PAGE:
According to Shrum, who served on multiple presidential campaigns, “Obama could obviously have a very large impact on this process if he wanted to, but I don’t know whether he will.”
Shrum recalled how Sen. Ted Kennedy of Massachusetts had a big role in the Democratic presidential race in early 2008 when he formally endorsed Obama right in the middle of primaries.
Meantime, Harris plans to have campaign headquarters in Baltimore and a second office in Oakland, California, where she grew up.
Even before she announced her presidential run, Harris generated headlines for her tough questioning of several Trump administration appointees. The former prosecutor has been seen as a rising star in the Democratic Party and is the daughter of immigrants from India and Jamaica.
She became one of Obama’s California campaign chairs in the 2008 presidential contest and gained a reputation as a strong fundraiser.
“She always got a strong reception from people when she spoke,” said Kim Mack, a former regional field organizer in California for the Obama 2008 presidential campaign. Mack isn’t currently associated with the Harris campaign.
If Biden decides to join the 2020 race, Mack believes it could dim the chances for Harris to win the Democratic presidential nomination. She said there’s a chance Harris could end up as a vice presidential pick, too.
“I really feel like it will be Biden-Harris,” she said. “And in order for that to be a successful ticket, she needs to raise her visibility across the country.”
Harris is scheduled to speak on Friday at an event at the South Carolina State Fairgrounds in Columbia. The Palmetto State could prove crucial for her candidacy as it is scheduled to be one of the first states to have its primary in February 2020 and follow New Hampshire.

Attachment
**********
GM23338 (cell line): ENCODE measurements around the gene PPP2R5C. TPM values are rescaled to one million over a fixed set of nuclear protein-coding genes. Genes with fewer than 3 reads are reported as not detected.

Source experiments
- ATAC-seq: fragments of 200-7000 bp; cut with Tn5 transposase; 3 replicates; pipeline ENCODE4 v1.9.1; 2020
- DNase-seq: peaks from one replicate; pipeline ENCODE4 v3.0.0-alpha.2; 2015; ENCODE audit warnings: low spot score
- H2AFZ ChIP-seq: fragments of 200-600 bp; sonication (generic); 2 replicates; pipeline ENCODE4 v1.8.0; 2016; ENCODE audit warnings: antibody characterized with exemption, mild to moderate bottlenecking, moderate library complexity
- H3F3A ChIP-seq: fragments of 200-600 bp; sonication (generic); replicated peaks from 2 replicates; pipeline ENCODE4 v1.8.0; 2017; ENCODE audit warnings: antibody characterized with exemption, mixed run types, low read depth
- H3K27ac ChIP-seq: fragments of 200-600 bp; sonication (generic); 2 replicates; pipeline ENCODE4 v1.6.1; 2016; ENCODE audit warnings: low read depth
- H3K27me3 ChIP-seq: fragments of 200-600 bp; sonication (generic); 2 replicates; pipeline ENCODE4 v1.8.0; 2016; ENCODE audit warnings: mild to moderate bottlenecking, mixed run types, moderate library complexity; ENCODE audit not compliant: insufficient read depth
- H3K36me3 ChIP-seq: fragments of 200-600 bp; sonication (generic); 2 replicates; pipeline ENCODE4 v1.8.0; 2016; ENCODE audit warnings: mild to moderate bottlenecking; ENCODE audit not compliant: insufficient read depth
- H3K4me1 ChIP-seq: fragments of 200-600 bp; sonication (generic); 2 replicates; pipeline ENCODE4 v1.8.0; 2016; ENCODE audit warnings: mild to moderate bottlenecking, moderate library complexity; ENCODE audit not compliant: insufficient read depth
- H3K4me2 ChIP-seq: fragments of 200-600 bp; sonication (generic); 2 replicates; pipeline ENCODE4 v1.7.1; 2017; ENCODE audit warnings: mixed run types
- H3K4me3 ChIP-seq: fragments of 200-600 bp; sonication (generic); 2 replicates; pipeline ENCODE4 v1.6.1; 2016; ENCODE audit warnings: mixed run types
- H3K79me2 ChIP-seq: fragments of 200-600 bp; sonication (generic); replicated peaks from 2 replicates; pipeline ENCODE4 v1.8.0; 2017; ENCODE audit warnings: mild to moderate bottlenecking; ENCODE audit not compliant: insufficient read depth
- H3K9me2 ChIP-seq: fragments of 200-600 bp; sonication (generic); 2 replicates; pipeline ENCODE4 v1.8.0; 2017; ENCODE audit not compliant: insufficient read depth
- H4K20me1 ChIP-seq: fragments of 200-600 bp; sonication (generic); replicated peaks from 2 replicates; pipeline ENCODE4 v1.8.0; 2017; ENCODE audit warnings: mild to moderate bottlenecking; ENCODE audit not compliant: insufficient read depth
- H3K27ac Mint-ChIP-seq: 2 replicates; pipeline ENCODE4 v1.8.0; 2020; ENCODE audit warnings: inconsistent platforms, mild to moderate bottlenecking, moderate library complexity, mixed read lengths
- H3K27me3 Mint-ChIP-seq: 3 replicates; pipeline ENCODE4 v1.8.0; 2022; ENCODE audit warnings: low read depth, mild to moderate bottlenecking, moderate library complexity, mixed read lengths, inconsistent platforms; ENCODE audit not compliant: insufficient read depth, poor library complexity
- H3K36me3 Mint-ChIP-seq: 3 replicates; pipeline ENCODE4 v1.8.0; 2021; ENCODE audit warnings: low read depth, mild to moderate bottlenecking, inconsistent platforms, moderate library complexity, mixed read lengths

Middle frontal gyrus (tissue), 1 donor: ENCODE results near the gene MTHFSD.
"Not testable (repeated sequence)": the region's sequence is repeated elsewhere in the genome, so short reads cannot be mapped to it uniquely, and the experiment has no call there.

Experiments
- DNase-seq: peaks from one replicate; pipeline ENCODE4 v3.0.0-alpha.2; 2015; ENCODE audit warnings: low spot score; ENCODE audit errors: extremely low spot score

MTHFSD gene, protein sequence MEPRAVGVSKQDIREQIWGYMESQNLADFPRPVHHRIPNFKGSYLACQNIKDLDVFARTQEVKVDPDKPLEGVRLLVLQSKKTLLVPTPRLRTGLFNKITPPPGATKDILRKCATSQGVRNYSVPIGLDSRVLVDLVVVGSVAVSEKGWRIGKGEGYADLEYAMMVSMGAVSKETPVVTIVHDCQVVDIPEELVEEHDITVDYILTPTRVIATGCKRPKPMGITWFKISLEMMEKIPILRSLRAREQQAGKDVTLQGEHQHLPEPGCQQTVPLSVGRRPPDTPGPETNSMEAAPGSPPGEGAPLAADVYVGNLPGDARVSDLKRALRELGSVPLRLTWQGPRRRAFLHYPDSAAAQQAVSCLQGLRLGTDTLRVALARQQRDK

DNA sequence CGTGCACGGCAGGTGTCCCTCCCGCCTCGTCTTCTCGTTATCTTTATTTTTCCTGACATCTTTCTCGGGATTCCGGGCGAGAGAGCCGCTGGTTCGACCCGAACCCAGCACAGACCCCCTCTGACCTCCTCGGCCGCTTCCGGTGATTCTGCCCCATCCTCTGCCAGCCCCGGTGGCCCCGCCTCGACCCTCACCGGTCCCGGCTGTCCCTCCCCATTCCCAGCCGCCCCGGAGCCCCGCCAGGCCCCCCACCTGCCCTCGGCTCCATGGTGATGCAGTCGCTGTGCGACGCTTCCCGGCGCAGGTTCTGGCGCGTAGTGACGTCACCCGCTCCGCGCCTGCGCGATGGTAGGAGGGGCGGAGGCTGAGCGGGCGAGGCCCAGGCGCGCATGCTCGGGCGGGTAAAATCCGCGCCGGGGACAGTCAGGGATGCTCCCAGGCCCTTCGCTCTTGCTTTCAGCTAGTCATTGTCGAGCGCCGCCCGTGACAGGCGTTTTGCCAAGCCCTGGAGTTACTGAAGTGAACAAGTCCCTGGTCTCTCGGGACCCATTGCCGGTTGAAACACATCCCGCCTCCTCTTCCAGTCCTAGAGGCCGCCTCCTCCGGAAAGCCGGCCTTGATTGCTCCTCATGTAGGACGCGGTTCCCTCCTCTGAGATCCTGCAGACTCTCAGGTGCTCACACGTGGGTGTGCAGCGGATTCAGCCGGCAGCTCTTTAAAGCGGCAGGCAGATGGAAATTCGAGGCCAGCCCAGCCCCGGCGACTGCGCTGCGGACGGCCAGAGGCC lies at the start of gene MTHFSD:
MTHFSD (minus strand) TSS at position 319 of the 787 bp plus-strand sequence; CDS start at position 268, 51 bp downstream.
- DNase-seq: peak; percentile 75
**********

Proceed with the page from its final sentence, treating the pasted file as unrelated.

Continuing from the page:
In addition, the Iowa caucuses take place in early February 2020 and will be followed by the Nevada caucus later that month.
California’s role in the Democratic nomination is seen as more important in 2020. The state’s primary will be held along several other state primaries on Super Tuesday — March 3, 2020 – instead of its usual June spot, which is when the primary season traditionally starts to wrap up.
“California has been irrelevant for the most part in the Democratic process since 1972 when it was decisive,” Shrum said.
The veteran political watcher was quick to add, though, that California moving up the primary still doesn’t make Iowa and New Hampshire less important, and arguably makes them more important. He said that’s because those early states will help determine “who’s winnowed in, who is seen as a viable candidate.”
Also, Shrum said Harris may have the advantage of name recognition in her home state, but that doesn’t mean she’s guaranteed to win California.
“I don’t agree with the idea that somehow or another people would just vote for someone because they were from California, if they had not established their viability in the earlier part of the process,” Shrum said. He said online fundraising and social media strategies as well as whether a message resonates with a wide variety of people are among many factors that will help determine the candidates that do well.
Shrum recalled that former California Gov. Jerry Brown came in third place in the 1980 Democratic presidential primary in California, trailing Ted Kennedy and President Jimmy Carter. To be fair, he said Brown ran toward the end of his first stint as governor when he “wasn’t all that popular.”
“People don’t throw away their votes, and I think she [Harris] understands this. That’s why she’s talking about having a headquarters in the East and not just the West,” Shrum said. “And I would expect to see her compete vigorously in the early states.”